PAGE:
Alan Jackson moves his fans

by Alison Bonaguro
Special to the Tribune

Published October 13, 2008


For a man who barely moves, Alan Jackson sure had fans dancing in the aisles on Friday night. His music does that to people.

Two steppin'. Do-si-do-in'. Boot scootin'. They were doing it all at the Sears Centre, and all Jackson had to do to get them started was tap one beige cowboy boot from side to side. What he lacked in choreography, though, he made up for with his ample supply of good-natured shuffles. He turns every town he plays into a honky-tonk. Even Hoffman Estates.

"Gone Country" opened the show, "Where I Come From" closed it. In the end, he had spent more than 90 minutes weaving lyrics about small towns, summertime and the Chattahoochee River into songs that made fans pine for that carefree life.

Packing the set list with 35 of his 50 hits, he shortened a few to fit them all in. And because Jackson's style is so unwavering, the songs from his early days fit in fine with his newer singles. Slower, softer songs such as his 1996 hit "Everything I Love" mellowed the crowd and gave folks a chance to listen to some of Nashville's best songwriting: "Everything I love is killing me/Cigarettes, Jack Daniels and caffeine."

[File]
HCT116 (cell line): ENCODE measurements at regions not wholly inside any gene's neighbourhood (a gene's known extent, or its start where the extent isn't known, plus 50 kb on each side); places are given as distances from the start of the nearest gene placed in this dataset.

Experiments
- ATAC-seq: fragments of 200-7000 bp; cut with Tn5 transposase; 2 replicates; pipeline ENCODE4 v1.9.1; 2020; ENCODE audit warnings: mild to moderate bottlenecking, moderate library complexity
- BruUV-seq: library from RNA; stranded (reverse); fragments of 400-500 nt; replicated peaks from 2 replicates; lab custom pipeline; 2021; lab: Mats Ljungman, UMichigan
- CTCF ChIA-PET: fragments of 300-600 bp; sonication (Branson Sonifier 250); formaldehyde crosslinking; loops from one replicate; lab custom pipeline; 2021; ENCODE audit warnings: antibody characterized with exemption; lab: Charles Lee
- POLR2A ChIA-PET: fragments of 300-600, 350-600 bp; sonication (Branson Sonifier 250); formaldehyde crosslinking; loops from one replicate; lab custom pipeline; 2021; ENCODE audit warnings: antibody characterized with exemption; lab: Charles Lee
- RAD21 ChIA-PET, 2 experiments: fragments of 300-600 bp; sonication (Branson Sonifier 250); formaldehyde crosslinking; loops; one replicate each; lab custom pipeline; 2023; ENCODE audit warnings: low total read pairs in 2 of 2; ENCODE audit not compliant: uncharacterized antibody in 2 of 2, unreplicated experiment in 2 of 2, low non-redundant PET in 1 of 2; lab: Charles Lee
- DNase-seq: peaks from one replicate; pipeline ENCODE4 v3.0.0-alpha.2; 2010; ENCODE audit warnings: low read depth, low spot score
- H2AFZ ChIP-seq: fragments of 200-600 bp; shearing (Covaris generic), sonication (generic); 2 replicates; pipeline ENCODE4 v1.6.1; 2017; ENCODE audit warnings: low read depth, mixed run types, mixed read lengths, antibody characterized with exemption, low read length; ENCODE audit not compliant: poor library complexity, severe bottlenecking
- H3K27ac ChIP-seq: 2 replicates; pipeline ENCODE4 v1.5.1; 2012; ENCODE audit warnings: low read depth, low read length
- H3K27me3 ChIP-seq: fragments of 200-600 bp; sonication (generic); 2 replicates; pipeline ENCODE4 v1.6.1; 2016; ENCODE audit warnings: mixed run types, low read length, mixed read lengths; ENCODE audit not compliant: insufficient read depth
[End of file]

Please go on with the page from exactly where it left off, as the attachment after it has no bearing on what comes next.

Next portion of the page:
Jackson's eight-man band, The Strayhorns, did an affable job, even though the venue itself continued its history of underwhelming sound. (The bass overpowered Jackson's vocals, and the wind machine was blowing hard into his microphone.)

While the floor seats and first tier were full, there were a few empty seats in the upper tiers. But Jackson never made mention of it. He thanked the crowd throughout the night, and with a final tip of his cowboy hat at the end, he said "Thank y'all so much. You've been mighty nice."

Many fans had come early to catch Trace Adkins saunter onstage for his hourlong set of baritone bad-boy grit. He even threw in a new one, "Hillbilly Rich," which painted a picture of the bling a guy like Adkins might get when the cash starts rolling in ("a swimmin' pool shaped like a guitar.") But while he admitted to singing mostly irreverent songs, he introduced his war-hero lament "Arlington" by saying, "We always approach this song with the utmost respect." Better still was his latest single, "Muddy Water," when he brought out a choir of nine gospel singers to help him tell the world "I ain't been livin' like I oughta/So baptize me in that muddy water."

return to top